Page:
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Bottleneck processes

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Identify and discuss the main bottleneck in this process in the attached document.

The purpose of this paper is to design a flowchart for a process. This paper will select a process that I complete every day but would like to spend less time doing. The flowchart will be designed using an appropriate tool. This flowchart will include comments on the factors that affect the process design. This paper will identify one metric that is needed to measure the process. The flowchart will include data for the identified metric everyday of the work week.
Process and Flowchart Tool
The process to that I will use to design a process flowchart for will be driving from home to work on a daily basis. When the time comes enter the vehicle, fasten the seatbelt and check the gears. Next, insert the key and start the engine. When the traffic is clear and conditions are appropriate, push down the gas pedal to accelerate the car and drive to the place of work. When I arrive at the destination the car needs to be placed in park and the process can stop.
Comments on Factors that Affect Process Design and Metric Measurement
The factors that affect the time it takes to reach and the safety to reach the destination are critical parts of the process flowchart. The safety precautions, traffic, gears, and location of workplace are some of the factors that affect the process design. The most appropriate metric to be used is time. The time will be measured in minutes to measure the status and success of the process design.

Flowchart of Process Design

Data Collected
Monday 45 min
Tuesday 40 min
Wednesday 42 min
Thursday 47 min
Friday 39 min
Average 42.6 min

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Solution Preview

Even something seemingly as simple as driving to work is actually, as it turns out, a very complex process. In a 45 minute commute, there are several other components including intersection maneuvers and lane changes, traffic negotiation, and unexpected encounters (wrecks, pedestrian crossings, school buses, funeral processions, etc.) that integrate from time to time.

Looking at the attached document and combing over the process, the main bottleneck is going to be at the decision point where the driver is determining whether traffic is clear. In actual practice, there will be other determining factors such as the speed of other traffic during the long commute. However, those points in the process aren't mapped out. The actual commute is drawn as one continuous process with no inputs, etc. So, the only identifiable bottleneck is going to ...

Solution Summary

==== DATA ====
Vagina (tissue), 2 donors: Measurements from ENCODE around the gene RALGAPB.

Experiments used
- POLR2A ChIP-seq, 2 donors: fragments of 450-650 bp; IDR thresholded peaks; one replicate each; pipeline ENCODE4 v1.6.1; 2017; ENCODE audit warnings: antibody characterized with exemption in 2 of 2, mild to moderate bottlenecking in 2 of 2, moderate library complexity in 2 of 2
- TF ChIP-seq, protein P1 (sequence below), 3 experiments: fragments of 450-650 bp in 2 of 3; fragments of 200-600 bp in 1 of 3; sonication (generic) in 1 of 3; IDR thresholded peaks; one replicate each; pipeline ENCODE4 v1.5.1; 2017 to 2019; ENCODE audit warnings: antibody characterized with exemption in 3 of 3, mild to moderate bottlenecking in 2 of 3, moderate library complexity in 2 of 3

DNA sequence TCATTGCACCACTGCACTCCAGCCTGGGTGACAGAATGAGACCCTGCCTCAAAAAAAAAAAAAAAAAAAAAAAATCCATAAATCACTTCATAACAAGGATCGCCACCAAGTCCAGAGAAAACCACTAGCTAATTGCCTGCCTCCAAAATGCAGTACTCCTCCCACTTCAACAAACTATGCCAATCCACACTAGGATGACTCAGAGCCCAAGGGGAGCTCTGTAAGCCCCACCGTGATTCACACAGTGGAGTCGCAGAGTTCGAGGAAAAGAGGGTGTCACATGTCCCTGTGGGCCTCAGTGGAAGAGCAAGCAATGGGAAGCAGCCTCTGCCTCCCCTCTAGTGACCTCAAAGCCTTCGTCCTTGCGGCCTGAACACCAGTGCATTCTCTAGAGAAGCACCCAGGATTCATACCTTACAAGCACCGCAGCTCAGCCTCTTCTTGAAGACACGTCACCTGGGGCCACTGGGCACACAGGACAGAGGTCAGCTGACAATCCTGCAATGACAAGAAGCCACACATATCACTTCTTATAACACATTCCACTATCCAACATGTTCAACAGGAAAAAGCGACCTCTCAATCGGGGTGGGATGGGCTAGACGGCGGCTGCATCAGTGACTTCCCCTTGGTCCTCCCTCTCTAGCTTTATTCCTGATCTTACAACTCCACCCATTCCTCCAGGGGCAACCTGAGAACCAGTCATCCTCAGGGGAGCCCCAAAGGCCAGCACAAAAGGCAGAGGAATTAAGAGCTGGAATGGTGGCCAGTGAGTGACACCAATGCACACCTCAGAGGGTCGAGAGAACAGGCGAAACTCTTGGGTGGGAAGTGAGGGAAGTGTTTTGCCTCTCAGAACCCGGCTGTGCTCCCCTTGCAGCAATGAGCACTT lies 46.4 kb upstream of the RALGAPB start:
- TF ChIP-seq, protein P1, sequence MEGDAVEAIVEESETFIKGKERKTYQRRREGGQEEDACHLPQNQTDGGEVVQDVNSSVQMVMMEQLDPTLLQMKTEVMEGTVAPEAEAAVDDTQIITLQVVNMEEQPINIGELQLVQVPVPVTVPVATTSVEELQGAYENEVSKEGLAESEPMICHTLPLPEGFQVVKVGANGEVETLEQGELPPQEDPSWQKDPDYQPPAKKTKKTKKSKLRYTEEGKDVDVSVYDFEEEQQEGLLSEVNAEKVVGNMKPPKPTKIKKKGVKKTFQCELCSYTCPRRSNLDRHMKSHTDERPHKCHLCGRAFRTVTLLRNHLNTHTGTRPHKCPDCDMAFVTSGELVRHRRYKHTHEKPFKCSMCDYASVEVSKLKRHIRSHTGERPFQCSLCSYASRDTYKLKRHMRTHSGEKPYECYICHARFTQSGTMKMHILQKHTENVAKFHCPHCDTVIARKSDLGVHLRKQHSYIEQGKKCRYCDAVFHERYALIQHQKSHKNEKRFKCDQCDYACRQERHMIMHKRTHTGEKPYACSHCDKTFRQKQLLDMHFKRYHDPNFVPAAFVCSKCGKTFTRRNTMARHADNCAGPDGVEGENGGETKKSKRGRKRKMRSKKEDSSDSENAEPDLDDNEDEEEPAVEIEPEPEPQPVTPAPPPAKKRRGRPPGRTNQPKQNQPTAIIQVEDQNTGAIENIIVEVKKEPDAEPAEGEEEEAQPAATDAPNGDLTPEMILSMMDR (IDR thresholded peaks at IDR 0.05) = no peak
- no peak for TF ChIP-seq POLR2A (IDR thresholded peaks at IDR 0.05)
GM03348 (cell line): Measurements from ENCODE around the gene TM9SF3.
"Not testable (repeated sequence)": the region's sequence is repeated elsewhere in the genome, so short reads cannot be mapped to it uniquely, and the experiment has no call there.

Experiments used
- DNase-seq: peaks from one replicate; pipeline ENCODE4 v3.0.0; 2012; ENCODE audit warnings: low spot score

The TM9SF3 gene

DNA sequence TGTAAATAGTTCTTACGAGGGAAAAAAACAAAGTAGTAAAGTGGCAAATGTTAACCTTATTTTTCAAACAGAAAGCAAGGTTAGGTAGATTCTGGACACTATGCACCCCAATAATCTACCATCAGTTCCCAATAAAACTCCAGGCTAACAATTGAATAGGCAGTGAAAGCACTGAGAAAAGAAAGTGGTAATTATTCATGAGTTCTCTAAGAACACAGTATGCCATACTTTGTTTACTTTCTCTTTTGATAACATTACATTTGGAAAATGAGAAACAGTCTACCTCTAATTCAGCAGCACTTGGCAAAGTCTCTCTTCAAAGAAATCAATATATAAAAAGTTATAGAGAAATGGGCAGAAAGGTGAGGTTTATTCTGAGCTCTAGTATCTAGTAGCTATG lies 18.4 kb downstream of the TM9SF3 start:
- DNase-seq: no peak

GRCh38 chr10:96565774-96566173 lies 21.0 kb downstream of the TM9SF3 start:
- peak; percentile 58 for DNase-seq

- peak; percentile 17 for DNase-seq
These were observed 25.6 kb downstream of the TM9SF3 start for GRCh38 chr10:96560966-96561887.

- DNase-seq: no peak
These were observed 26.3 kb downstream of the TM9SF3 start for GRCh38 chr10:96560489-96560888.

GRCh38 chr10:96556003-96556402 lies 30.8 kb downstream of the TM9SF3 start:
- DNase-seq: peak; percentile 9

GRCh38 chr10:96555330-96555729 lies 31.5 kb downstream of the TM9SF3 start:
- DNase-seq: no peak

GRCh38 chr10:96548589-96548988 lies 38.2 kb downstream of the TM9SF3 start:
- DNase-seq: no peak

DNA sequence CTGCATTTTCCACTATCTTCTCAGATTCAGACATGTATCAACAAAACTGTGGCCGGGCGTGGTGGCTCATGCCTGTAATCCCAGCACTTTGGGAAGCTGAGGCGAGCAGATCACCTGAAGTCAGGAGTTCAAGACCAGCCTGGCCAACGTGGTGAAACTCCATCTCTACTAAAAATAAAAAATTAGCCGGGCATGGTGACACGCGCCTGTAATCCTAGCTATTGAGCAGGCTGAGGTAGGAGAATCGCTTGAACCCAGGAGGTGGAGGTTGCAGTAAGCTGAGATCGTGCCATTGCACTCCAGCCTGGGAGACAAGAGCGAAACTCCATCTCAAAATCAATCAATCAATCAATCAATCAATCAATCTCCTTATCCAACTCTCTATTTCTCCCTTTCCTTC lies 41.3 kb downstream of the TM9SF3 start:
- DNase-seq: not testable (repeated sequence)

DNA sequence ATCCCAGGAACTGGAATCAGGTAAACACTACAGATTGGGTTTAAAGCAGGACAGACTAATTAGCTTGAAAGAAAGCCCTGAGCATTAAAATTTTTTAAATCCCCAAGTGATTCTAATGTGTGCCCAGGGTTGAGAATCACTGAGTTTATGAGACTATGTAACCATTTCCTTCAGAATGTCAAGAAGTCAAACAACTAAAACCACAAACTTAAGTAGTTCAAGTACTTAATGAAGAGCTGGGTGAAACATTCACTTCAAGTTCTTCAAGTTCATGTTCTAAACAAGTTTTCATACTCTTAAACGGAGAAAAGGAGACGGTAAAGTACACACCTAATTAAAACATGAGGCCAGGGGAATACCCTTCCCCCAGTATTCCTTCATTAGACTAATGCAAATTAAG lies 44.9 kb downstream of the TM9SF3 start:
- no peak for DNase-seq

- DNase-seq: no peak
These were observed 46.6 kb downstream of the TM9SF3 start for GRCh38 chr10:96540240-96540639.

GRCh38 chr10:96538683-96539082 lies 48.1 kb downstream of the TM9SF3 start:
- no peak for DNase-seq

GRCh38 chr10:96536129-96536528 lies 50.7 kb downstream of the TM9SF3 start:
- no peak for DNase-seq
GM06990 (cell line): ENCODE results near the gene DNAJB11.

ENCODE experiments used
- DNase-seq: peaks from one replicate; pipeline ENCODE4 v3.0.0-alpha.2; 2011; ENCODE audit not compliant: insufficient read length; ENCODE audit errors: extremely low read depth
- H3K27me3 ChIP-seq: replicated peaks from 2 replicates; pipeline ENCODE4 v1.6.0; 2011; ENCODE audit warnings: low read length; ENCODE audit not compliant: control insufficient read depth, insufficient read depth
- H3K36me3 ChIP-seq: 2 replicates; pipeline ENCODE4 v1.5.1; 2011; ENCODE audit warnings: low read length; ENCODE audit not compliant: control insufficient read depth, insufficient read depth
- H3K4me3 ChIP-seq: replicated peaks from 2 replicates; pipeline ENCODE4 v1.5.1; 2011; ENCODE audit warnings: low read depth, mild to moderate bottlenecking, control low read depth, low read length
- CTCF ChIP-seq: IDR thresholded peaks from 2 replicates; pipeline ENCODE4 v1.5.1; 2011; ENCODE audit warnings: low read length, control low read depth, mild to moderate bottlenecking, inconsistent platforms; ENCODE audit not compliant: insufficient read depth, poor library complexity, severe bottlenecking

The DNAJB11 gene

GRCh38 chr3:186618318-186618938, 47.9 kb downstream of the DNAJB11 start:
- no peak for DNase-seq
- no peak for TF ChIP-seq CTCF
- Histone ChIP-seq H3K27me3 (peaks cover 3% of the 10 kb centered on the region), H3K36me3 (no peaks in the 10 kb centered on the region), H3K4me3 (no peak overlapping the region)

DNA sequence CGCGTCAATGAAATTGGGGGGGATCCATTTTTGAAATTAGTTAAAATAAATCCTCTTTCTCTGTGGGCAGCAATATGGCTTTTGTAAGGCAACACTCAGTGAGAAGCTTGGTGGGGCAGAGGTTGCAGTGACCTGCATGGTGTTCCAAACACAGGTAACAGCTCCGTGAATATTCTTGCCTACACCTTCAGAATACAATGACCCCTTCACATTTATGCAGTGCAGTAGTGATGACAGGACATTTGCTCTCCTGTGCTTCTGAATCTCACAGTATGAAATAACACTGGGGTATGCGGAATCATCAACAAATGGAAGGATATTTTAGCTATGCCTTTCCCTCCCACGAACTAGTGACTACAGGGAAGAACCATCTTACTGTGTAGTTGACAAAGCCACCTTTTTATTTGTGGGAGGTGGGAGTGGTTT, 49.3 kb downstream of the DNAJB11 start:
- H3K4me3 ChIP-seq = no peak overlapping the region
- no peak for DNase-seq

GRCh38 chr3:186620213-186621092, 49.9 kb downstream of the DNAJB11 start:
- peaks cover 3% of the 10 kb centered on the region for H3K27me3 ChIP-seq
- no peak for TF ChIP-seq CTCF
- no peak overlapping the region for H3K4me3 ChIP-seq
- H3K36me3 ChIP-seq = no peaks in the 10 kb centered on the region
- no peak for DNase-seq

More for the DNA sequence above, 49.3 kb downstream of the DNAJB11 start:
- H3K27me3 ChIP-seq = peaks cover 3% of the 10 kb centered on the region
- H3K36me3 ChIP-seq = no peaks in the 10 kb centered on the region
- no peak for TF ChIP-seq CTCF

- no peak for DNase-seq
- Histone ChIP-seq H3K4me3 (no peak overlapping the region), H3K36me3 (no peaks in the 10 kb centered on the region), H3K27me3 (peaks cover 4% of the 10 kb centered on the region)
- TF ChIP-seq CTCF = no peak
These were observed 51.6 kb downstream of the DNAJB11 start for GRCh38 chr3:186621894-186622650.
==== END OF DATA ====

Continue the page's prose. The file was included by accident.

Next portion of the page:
The solution examines bottleneck processes through flowcharts.

See Also This Related BrainMass Solution

Bottleneck in a Process Described

See attached file for instructions

? Discuss the tube drawing process described below.
? Identify and discuss the main bottleneck in this process.
? Apply Goldratt's theory of constraints to identify and overcome process bottlenecks.


The flowchart above (see file) depicts one process for manufacturing metal tubing. Production capacities are listed in the following table.

Operation Machines Capacity
Ft / Day / Machine Operators Comments
Drill 1 3000 1 Supplier process
Inspection 3000 4
Insert Core 1 300 1
Draw 2 150 1
Anneal 2 150 2
Draw 2 150 1
Remove Core 2 50 2
Cut 1 50 1
Grind 1 100 1
Clean 2 150 2
QC 1 2000 4
Ship 2000 2

Process Description

Drill - Done outside by a contractor in New York. Our factory is located in California so shipping time is included in the capacity calculation.

Inspection - QC checks to see that we have received the right thing. If the tube is the wrong size, we put it back into stock (MRB) to see if there is something we can use if for later.

Insert Core - Insert a soft core in the tube so that it will maintain shape through the process.

Draw - Squeezes the tube through a die to reduce the diameter

Anneal - Heat treat the tube at high temperature to relieve stress

Draw - Reduces the tube diameter again

Remove Core - There are two machines available for this operation. If the core was not inserted properly, there can be yield problems or the time to process can be unusually long. With one machine it is only possible to remove core from 50 feet of tube each day. The machine to remove the core was designed by our engineers and the cost of a new machine is $20,000

Cut - There is only one saw to cut the tube. It can only cut 50 feet a day. A new machine would cost $150,000 but it would be able to cut 200 feet a day.

Clean - Cleaning is done manually. During cleaning operators also inspect the tubes for straightness and scratches. Adding cleaning stations would be relatively inexpensive.

Inspect - QC inspects the tubes for diameter, length, surface scratches and straightness. Ten percent of the lots are rejected and will either be sent back for rework or scrap.

Ship - Shipping has sufficient capacity but they need to wait for a minimum lot of 100 feet before shipping. At the end of the month wait time can slow things down.

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